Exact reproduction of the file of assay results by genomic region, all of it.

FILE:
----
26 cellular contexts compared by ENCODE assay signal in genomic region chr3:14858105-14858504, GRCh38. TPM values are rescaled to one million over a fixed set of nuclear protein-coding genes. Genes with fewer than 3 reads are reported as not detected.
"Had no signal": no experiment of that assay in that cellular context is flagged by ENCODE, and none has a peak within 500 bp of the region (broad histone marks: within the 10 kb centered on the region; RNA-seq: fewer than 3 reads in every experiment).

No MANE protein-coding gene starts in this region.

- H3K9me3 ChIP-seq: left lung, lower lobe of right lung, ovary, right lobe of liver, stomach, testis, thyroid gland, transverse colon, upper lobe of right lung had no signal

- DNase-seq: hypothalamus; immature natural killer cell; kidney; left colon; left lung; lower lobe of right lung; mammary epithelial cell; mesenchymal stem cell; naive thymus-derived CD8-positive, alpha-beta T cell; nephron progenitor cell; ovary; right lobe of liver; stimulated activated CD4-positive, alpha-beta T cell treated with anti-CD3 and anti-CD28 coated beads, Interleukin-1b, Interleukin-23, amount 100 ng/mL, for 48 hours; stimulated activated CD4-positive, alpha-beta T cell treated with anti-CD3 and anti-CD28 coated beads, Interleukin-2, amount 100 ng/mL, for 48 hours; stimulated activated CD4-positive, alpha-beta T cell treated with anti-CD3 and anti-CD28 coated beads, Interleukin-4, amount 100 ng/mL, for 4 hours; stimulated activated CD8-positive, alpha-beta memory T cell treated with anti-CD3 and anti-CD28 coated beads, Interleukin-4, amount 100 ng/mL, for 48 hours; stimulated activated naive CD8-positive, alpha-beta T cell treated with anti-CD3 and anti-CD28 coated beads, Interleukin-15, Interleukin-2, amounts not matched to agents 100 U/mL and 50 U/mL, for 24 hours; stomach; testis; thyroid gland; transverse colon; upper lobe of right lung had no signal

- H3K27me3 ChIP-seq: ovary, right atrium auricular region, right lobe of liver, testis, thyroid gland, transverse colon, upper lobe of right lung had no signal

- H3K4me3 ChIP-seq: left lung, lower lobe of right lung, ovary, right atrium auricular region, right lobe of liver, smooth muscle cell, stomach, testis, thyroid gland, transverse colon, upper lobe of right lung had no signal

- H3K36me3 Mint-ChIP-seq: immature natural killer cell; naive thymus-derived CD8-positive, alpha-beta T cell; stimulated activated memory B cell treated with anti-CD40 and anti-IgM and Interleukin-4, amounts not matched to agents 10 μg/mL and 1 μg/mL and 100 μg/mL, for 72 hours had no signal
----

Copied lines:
26 cellular contexts compared by ENCODE assay signal in genomic region chr3:14858105-14858504, GRCh38. TPM values are rescaled to one million over a fixed set of nuclear protein-coding genes. Genes with fewer than 3 reads are reported as not detected.
"Had no signal": no experiment of that assay in that cellular context is flagged by ENCODE, and none has a peak within 500 bp of the region (broad histone marks: within the 10 kb centered on the region; RNA-seq: fewer than 3 reads in every experiment).

No MANE protein-coding gene starts in this region.

- H3K9me3 ChIP-seq: left lung, lower lobe of right lung, ovary, right lobe of liver, stomach, testis, thyroid gland, transverse colon, upper lobe of right lung had no signal

- DNase-seq: hypothalamus; immature natural killer cell; kidney; left colon; left lung; lower lobe of right lung; mammary epithelial cell; mesenchymal stem cell; naive thymus-derived CD8-positive, alpha-beta T cell; nephron progenitor cell; ovary; right lobe of liver; stimulated activated CD4-positive, alpha-beta T cell treated with anti-CD3 and anti-CD28 coated beads, Interleukin-1b, Interleukin-23, amount 100 ng/mL, for 48 hours; stimulated activated CD4-positive, alpha-beta T cell treated with anti-CD3 and anti-CD28 coated beads, Interleukin-2, amount 100 ng/mL, for 48 hours; stimulated activated CD4-positive, alpha-beta T cell treated with anti-CD3 and anti-CD28 coated beads, Interleukin-4, amount 100 ng/mL, for 4 hours; stimulated activated CD8-positive, alpha-beta memory T cell treated with anti-CD3 and anti-CD28 coated beads, Interleukin-4, amount 100 ng/mL, for 48 hours; stimulated activated naive CD8-positive, alpha-beta T cell treated with anti-CD3 and anti-CD28 coated beads, Interleukin-15, Interleukin-2, amounts not matched to agents 100 U/mL and 50 U/mL, for 24 hours; stomach; testis; thyroid gland; transverse colon; upper lobe of right lung had no signal

- H3K27me3 ChIP-seq: ovary, right atrium auricular region, right lobe of liver, testis, thyroid gland, transverse colon, upper lobe of right lung had no signal

- H3K4me3 ChIP-seq: left lung, lower lobe of right lung, ovary, right atrium auricular region, right lobe of liver, smooth muscle cell, stomach, testis, thyroid gland, transverse colon, upper lobe of right lung had no signal

- H3K36me3 Mint-ChIP-seq: immature natural killer cell; naive thymus-derived CD8-positive, alpha-beta T cell; stimulated activated memory B cell treated with anti-CD40 and anti-IgM and Interleukin-4, amounts not matched to agents 10 μg/mL and 1 μg/mL and 100 μg/mL, for 72 hours had no signal